10 years later, David Foster Wallace’s commencement address at Kenyon College is as relevant as ever — Quartz. Delivered to the graduating class of 2005 at Kenyon College in Gambier, Ohio; May 21 2005: There are these two young fish swimming along and they happen to meet an older fish swimming the other way, who nods at them and says “Morning, boys.
How’s the water?” And the two young fish swim on for a bit, and then eventually one of them looks over at the other and goes “What the hell is water?” This is a standard requirement of US commencement speeches, the deployment of didactic little parable-ish stories. The thing turns out to be one of the better, less bullshitty conventions of the genre, but if you’re worried that I plan to present myself here as the wise, older fish explaining what water is to you younger fish, please don’t be. Of course the main requirement of speeches like this is that I’m supposed to talk about your liberal arts education’s meaning, to try to explain why the degree you are about to receive has actual human value instead of just a material payoff.
Ivy League Schools Are Overrated. Send Your Kids Elsewhere. These enviable youngsters appear to be the winners in the race we have made of childhood.
But the reality is very different, as I have witnessed in many of my own students and heard from the hundreds of young people whom I have spoken with on campuses or who have written to me over the last few years. Our system of elite education manufactures young people who are smart and talented and driven, yes, but also anxious, timid, and lost, with little intellectual curiosity and a stunted sense of purpose: trapped in a bubble of privilege, heading meekly in the same direction, great at what they’re doing but with no idea why they’re doing it.
I should say that this subject is very personal for me. Like so many kids today, I went off to college like a sleepwalker. You chose the most prestigious place that let you in; up ahead were vaguely understood objectives: status, wealth—“success.” A young woman from another school wrote me this about her boyfriend at Yale: William Deresiewicz on the Ivy League, Mental Illness, and the Meaning of Life. The former Yale English professor William Deresiewicz stirred up quite a storm earlier this month with his New Republic essay “Don’t Send Your Kid to the Ivy League”—a damning critique of the nation’s most revered and wealthy educational institutions, and the flawed meritocracy they represent.
He takes these arguments even further in his upcoming book, Excellent Sheep: The Miseducation of the American Elite and the Way to a Meaningful Life. Part cultural commentary, part philosophical treatise on the meaning of education itself, the book reads like a self-help manual for ambitious yet internally adrift adolescents struggling to figure out how to navigate the college system, and ultimately their own lives. A Harvard philosopher’s argument for not loving yourself just as you are — Quartz. Two things typically happen when Donald Trump speaks in public: Either he lies, or it becomes clear to everyone that he literally has no idea what he is talking about.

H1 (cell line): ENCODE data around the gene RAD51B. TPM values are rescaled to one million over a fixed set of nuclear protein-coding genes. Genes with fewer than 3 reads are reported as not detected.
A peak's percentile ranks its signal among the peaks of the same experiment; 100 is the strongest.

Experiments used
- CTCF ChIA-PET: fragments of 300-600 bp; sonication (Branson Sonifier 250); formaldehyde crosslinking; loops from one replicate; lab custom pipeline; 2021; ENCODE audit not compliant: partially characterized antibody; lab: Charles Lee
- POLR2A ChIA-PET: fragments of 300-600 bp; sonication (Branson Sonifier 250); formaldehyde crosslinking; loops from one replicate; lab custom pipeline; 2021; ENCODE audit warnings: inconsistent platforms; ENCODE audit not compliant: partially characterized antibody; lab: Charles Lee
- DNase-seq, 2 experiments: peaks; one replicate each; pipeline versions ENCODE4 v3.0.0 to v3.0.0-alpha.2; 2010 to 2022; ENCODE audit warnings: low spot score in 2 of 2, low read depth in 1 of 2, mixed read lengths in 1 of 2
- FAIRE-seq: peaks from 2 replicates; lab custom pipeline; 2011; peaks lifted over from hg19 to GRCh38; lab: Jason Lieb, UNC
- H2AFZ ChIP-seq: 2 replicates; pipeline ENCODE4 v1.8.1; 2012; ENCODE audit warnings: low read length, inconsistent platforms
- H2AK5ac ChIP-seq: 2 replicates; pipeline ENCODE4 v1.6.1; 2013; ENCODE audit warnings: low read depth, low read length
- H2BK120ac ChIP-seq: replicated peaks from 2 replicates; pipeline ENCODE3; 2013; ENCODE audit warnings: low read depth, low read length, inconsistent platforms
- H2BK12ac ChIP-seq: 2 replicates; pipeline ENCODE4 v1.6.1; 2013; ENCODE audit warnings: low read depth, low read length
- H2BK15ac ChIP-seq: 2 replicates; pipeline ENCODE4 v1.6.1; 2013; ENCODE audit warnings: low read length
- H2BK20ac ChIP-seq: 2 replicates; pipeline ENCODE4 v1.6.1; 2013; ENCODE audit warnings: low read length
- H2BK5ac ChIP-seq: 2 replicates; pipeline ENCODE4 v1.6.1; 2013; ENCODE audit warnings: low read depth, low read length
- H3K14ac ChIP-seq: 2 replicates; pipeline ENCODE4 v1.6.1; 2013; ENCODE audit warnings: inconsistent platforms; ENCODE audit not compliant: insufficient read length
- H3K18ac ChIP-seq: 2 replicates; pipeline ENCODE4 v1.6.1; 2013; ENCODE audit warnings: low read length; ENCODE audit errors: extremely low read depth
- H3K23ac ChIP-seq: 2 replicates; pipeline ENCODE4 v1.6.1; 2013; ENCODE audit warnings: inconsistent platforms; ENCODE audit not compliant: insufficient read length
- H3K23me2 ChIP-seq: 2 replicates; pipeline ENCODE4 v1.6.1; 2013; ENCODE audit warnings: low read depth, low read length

Yet he seems to possess the ability to spread ignorance without facing consequences. For proof, we need only look at Trump’s blatant misogyny. As with other topics, Trump’s opinions on sexual assault–which include alleging that all Mexican immigrants are rapists, blaming rape in the military on the presence of women, defending Mike Tyson, or just using inept metaphors–are deeply misguided and misleading. Meanwhile, a recent The New York Times article detailing decades of Trump’s sexist behavior towards women cited dozens of examples described in anodyne terms as “unwelcome romantic advances, unending commentary on the female form… and unsettling workplace conduct.”
Women are undoubtedly reacting to Trump’s unrepentant and explicit misogyny. Women hate Trump because he rubs our faces in just how little people care. Le concept d'émergence - PHILOSOPHIE, SCIENCE ET SOCIETE. Le concept d'émergence est sujet à controverses.
Il est employé dans des acceptions diverses, dont certaines sont floues, et à des occasions sans commune mesure les unes avec les autres. Il est aussi dénoncé comme obscur et sans fondement par une partie de la communauté scientifique. Pourtant, c'est un concept intéressant et porteur d'avenir, car il permet une conception diversifiée du monde. Son adoption pourrait conduire à un changement de paradigme à la fois sur le plan philosophique et sur le plan scientifique. JUIGNET Patrick. 1/ L'origine du concept2/ La définition adoptée3/ Les concepts associés4/ Discussion5/ Conclusion 1/ L'origine du concept L'origine du concept peut être ramenée à John Stuart Mill qui, dans A system of logic (1862), considère que, pour le vivant, la juxtaposition et l'interaction des parties constitutives ne suffit pas à expliquer les propriétés constatées.
En 1925, C.D. Robert Waldinger: Qu'est-ce qui fait une vie réussie ? Leçons de la plus longue étude sur le bonheur.